Strides in Consumer Intel

Michael Schwindle reveals how big data leads to smart decisions, added security, and greater financial gains for footwear retailer Payless ShoeSource

Michael Schwindle has a varied résumé, but there’s one constant throughout his career—a reliance on data.

With his current role as chief financial officer of Payless ShoeSource, Schwindle takes executive strategy to the next level, working with data to understand the business and create an action plan for the Kansas-based company.

Michael Schwindle, Payless ShoeSource
Michael Schwindle, Payless ShoeSource

As a numbers guy, Schwindle has focused on data throughout his career, whether it be most recently at the gourmet gifts company, Harry & David, or for women’s fashion company, Limited Brands, in the 1990s. “In a consumer-facing business, whatever is happening economically you see play out in real time,” Schwindle says.

To illustrate his point, Schwindle reflects on the 2008 economic recession. At the time, he was working at Guitar Center’s online business—and although the online retail world fared better than traditional businesses at that time—it still experienced the economic turn. He remembers watching the numbers shift and wondering what was really playing out with customers. He wondered when would be the tipping point. “We didn’t fully recognize the recession until later, but in retrospect, it was all playing out in full, Technicolor detail,” Schwindle admits.

With modern technology, businesses have more access to consumer information than ever before. But Schwindle recalls the days when data wasn’t as easy to come by. He was working at Limited Brands, when it rolled out a one-terabyte customer database for Victoria’s Secret. Schwindle says it was amazing to see what was actually happening at the transaction level in large scale. “We always had known that product A and B were both selling, but we could now see when they were actually selling at the same time,” he explains.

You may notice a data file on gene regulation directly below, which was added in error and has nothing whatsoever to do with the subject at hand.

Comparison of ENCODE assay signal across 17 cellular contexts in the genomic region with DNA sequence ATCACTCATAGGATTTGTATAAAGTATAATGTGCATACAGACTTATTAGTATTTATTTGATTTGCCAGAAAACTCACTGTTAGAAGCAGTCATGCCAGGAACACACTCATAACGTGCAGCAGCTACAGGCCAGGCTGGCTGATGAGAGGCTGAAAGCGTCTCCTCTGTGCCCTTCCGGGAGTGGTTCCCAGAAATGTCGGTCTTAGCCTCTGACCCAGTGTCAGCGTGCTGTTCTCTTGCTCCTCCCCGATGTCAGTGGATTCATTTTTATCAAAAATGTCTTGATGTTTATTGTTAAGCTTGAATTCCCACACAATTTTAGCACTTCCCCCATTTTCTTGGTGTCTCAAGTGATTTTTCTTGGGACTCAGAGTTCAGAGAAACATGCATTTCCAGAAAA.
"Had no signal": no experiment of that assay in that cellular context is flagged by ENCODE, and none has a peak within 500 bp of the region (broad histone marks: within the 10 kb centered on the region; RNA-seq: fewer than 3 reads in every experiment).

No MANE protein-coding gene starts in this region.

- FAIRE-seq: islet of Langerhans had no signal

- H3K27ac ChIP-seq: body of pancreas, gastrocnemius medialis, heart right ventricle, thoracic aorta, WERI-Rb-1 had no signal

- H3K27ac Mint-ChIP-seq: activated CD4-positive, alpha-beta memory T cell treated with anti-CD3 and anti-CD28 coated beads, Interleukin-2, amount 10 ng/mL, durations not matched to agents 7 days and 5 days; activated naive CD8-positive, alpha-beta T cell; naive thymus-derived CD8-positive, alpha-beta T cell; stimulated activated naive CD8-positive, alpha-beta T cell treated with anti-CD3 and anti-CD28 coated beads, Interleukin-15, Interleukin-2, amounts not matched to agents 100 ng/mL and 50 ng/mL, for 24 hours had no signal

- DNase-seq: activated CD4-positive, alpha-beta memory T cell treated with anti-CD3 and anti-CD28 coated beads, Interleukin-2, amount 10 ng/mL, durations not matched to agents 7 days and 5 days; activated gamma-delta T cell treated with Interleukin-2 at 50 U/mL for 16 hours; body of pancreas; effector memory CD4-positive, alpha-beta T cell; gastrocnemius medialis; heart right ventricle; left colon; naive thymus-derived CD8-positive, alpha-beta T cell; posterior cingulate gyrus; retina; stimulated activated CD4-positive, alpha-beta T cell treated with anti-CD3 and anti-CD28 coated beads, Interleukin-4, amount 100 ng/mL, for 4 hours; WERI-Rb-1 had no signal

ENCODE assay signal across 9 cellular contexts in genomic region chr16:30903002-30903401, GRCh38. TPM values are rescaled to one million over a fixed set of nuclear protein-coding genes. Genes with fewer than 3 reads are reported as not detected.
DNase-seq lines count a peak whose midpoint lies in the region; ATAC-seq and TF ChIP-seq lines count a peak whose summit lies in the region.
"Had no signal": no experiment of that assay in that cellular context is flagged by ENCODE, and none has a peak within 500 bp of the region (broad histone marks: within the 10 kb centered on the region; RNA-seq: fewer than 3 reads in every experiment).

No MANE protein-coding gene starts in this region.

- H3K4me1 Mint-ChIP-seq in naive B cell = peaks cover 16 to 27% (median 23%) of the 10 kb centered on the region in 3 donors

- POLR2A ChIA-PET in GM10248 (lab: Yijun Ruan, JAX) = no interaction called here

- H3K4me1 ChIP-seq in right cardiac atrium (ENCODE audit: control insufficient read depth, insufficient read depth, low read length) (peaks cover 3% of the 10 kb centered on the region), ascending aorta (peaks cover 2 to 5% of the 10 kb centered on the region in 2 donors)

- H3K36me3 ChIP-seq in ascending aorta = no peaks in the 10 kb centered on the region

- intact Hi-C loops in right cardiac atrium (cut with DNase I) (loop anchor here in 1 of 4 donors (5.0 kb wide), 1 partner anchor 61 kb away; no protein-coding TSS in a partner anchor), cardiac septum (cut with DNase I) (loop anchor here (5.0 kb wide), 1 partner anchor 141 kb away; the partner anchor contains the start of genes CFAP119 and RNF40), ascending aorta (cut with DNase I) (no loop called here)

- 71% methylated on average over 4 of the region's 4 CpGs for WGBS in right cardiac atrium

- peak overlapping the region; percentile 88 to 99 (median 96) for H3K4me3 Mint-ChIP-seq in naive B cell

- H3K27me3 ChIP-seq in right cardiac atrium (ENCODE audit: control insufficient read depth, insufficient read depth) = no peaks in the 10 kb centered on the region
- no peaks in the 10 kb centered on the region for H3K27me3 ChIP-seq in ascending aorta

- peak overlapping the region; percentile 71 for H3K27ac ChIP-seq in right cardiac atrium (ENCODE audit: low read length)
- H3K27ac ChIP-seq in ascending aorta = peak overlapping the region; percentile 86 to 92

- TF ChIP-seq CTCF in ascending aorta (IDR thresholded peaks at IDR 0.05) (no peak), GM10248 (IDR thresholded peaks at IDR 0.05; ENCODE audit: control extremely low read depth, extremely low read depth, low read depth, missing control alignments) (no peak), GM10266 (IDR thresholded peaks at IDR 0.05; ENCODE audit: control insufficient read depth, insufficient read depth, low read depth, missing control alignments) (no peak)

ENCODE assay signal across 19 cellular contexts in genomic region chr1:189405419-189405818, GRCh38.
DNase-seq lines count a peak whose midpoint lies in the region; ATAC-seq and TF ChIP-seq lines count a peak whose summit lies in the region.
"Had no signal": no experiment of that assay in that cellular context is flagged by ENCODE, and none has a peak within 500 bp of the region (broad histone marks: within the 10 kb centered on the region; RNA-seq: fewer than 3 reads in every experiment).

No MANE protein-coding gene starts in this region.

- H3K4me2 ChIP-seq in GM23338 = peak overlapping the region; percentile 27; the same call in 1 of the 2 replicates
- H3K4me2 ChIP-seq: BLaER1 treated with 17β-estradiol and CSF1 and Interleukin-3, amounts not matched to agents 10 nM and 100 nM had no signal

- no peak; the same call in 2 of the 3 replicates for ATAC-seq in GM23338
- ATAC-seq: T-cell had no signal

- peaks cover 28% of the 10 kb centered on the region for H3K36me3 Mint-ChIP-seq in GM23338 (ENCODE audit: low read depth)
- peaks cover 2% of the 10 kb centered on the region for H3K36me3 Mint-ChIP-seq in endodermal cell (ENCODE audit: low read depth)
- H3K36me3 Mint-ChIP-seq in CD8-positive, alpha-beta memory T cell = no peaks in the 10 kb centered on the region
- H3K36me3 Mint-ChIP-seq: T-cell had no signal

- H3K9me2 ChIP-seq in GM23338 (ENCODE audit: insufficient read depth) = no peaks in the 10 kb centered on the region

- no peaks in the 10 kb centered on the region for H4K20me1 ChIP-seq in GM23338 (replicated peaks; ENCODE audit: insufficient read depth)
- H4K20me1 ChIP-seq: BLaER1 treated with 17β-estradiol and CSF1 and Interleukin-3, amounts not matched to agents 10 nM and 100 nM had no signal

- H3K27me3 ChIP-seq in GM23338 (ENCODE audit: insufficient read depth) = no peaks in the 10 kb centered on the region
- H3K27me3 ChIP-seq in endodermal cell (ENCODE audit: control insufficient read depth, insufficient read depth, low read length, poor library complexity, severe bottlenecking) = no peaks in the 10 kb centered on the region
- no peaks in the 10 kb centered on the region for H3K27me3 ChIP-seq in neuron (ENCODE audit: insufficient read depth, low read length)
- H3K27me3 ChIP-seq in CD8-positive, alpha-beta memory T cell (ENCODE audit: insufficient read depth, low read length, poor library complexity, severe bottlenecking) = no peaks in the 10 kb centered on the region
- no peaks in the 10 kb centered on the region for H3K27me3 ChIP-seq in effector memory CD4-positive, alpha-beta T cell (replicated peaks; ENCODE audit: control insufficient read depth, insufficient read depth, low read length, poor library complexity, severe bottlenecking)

The analysis often told different stories than what the company had previously assumed, Schwindle adds. “You can then start to understand what is really, really going on at an individual level—at the point of consumer decision,” he says.

One big difference between online purchasing and a traditional brick-and-mortar business is that online transactions allow a business to know “every single customer 100 percent,” according to Schwindle. Unless a customer is using a loyalty card or similar identification, the traditional brick-and-mortar retailer has a far more difficult time understanding individual customer’s preferences. He admits that traditional retailers are “often blind” to the details.

At his core, Schwindle is a data man. “A mentor of mine told me early in my career that numbers are a function of activity,” he says. “It is not that data is the end-all, it is that data enables us to understand what is really happening.” Schwindle believes in the importance of using analytics to gauge consumer reactions both “upstream and downstream.” While this might sound complex, he is adamant about one thing: the principles of business are simple.

“Companies often struggle with the simple things—things that if you passed a multiple choice test around, people would get an A on it,” Schwindle says. “The question is not, ‘Do we know what we need to do?’ The question is, ‘Do we actually do it? Do we have the discipline to do it on a daily basis?’” Disciplined data gathering, monitoring, and response reinforces that discipline.